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The High Cost Of Low Price

director: Robert Greenwald

95 minutes (PG) 2005
widescreen ratio 1.78:1
Tartan DVD Region 0 retail

RATING: 3/10
reviewed by Jonathan McCalmont
Making a documentary is, like all pieces of journalism, a balancing act between the desire to editorialise and the need to be objective. Some recent documentaries (Enron - The Smartest Guys In The Room) have tried hard to be as objective and as rigorous as possible, taking the time to explain complex matters to audiences so that they can fully understand what it is that's going on. On the other end of the spectrum, documentary makers such as Morgan Spurlock (Super Size Me) have kept their documentaries personal, leaving us to the viewer the job of generalising and drawing wider conclusions from the plight of the filmmaker. However, many documentaries seem to inhabit the grey area between these two extremes where the line between investigative journalism and political rhetoric is less clear, possibly because it is intentionally blurred by the filmmakers themselves. Robert Greenwald's Wal-Mart: The High Cost Of Low Price is an example of this latter kind of documentary.

In 2001, Micha X. Peled released her Store Wars - When Wal-Mart Comes To Town. This was an intimate look at the town of Ashland, Virginia that showed the real human cost paid for the low prices of Wal-Mart when the local businesses started to shut down. However, unlike Peled, Greenwald prefers to look at the larger picture in order to generate a wider and more generalised indictment of Wal-Mart and their business practices. Using interviews with disgruntled former employees and members of a couple of small grass-roots organisations, Greenwald lays seven claims at Wal-Mart's door. He claims that Wal-Mart...

  • Destroys small business thanks to government subsidy
  • Does everything short of using violence to keep unions out of their stores
  • Uses sweatshop labour
  • Discriminates against black people and women
  • Doesn't care about the environment
  • Refuses to give its employees free health insurance
  • Is responsible for the crimes committed in its car parks

  • What is frustrating with this film is that while Greenwald clearly enjoys making big claims, he is less interested in analysing the actual substance and context of the criticisms he levels at Wal-Mart. Indeed, instead of allowing his points to be made by experts or talking heads who could ram home why Wal-Mart's business practices are wrong, Greenwald prefers to fog the mind with petty sentimentalism by giving platforms to disgruntled former employees with hidden agendas and the politically naïve who vote for George W. Bush and are then horrified when the government refuses to prop up their businesses when they have to compete against Wal-Mart's lower prices and better choice. The result is a film that systematically fails to make anything more of its criticisms than empty political rhetoric.

    For example, why is Wal-Mart evil for failing to give its employees universal free health care? Is this not simply a criticism of America for being the richest country on Earth and yet refusing to provide free health care for its citizens? Similarly, the claim that Wal-Mart is evil for outsourcing jobs to China, admittedly compared to an American the Chinese workers lead terrible ill-paid lives but how do these lives compare to working back on their parents' farms? Furthermore, why do the crimes carried out in Wal-Mart's parking lots reflect badly upon Wal-Mart rather than the local police?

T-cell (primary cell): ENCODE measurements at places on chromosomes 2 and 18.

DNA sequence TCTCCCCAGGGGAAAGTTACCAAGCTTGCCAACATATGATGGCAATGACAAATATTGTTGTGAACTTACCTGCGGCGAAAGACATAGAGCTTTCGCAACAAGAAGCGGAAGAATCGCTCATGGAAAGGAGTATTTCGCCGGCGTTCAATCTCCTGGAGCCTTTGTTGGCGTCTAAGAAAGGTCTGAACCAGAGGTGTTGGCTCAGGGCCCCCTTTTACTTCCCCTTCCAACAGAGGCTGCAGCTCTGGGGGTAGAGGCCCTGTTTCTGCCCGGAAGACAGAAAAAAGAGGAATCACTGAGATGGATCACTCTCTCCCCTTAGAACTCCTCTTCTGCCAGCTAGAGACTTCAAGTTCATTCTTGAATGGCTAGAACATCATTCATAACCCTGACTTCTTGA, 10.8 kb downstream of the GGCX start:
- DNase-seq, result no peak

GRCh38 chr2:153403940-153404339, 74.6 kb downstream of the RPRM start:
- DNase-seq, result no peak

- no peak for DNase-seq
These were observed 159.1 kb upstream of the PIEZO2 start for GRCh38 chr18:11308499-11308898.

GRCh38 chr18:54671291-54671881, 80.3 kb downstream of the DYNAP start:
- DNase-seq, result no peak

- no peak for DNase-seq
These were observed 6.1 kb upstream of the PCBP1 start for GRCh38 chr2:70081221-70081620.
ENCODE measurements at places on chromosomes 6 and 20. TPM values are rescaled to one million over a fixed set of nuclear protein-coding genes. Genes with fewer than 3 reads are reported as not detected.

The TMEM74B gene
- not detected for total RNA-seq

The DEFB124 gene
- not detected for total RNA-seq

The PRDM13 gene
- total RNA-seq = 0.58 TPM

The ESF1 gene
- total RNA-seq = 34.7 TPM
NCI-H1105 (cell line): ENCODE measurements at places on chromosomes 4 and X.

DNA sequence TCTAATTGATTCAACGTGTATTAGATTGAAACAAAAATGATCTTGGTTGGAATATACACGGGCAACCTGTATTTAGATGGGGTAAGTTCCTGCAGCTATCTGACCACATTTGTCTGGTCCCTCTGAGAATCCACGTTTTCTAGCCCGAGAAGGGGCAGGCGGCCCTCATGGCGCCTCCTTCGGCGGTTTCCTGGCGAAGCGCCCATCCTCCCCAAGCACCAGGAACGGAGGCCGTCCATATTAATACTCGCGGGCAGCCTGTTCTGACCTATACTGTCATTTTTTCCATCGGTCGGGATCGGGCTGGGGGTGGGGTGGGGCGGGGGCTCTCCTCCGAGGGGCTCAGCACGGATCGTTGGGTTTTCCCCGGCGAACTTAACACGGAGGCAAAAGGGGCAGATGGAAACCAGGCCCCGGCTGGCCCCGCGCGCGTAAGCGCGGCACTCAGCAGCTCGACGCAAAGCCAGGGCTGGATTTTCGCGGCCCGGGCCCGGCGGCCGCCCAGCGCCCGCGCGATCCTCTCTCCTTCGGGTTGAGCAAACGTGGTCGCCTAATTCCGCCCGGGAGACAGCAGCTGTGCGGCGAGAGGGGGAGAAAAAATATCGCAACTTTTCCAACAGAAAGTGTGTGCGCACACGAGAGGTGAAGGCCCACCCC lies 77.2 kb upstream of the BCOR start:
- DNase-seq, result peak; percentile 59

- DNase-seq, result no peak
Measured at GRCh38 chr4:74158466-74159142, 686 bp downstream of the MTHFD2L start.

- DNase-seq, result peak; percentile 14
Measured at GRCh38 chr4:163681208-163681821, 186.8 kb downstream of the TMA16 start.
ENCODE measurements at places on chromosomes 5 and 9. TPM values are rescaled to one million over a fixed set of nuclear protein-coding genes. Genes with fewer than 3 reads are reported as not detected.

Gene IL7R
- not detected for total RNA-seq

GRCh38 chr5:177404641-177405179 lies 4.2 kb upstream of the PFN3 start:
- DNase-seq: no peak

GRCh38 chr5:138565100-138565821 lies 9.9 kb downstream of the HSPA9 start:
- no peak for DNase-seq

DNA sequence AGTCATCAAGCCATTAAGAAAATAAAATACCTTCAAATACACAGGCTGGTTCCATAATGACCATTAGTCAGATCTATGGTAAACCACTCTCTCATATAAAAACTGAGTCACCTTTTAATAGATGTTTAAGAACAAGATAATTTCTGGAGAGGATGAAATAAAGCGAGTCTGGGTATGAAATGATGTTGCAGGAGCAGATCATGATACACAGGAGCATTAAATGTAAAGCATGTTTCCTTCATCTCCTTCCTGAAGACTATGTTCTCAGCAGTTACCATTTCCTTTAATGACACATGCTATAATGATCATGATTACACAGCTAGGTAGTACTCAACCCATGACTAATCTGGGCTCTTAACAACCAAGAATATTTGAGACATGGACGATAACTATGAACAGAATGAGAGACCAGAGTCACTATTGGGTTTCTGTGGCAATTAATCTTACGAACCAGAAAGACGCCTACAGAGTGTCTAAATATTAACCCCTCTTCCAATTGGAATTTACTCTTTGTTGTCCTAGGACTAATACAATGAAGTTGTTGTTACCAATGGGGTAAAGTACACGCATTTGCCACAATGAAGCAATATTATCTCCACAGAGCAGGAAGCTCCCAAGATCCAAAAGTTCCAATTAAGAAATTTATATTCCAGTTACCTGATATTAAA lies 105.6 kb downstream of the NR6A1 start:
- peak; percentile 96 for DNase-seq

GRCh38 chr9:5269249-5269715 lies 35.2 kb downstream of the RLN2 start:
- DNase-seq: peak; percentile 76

Ultimately, this film is failed by Greenwald's cowardice. The reason why Greenwald prefers making affective criticisms voiced by victims of Wal-Mart to making effective ones voiced by experts is because many of the criticisms he levels at Wal-Mart are actually levelled at the American people. Indeed, Wal-Mart prospers because people would rather pay less for food and clothes than they would at a local shop. Similarly, Chinese workers are exploited because the American people want to benefit from jeans that cost practically nothing to produce. The more one analyses Wal-Mart's crimes, the more one realises that far from being a moral aberration, Wal-Mart is a creation of the American people.

    However, to understand and voice this, Greenwald would need to pick a political viewpoint that was at odds with the bulk of the American people and which clearly did think that it was unacceptable to not have universal free medical care. Much like fellow polemicist Michael Moore, Greenwald refuses to nail his colours to the flag and prefers to simplify what are complex political choices, which all members of democratic societies have to make, into simple morality tales. Of course nobody likes there to be poor people or underpaid Chinese workers, but the issue is whether it is worth sacrificing your cheap clothes and low taxes to do away with these moral outrages. The American people clearly think it isn't and this is what Greenwald cravenly refuses to point out.

    A thought provoking but ultimately frustrating look at the practices and policies of the Wal-Mart Corporation, Wal-Mart ultimately fails to deliver any truly interesting facts or arguments, preferring instead to trot out politically na�ve sentiment aimed squarely at those punters who already think that corporations like Wal-Mart are 'a bad thing'. Avoid unless you're looking to be pandered to.

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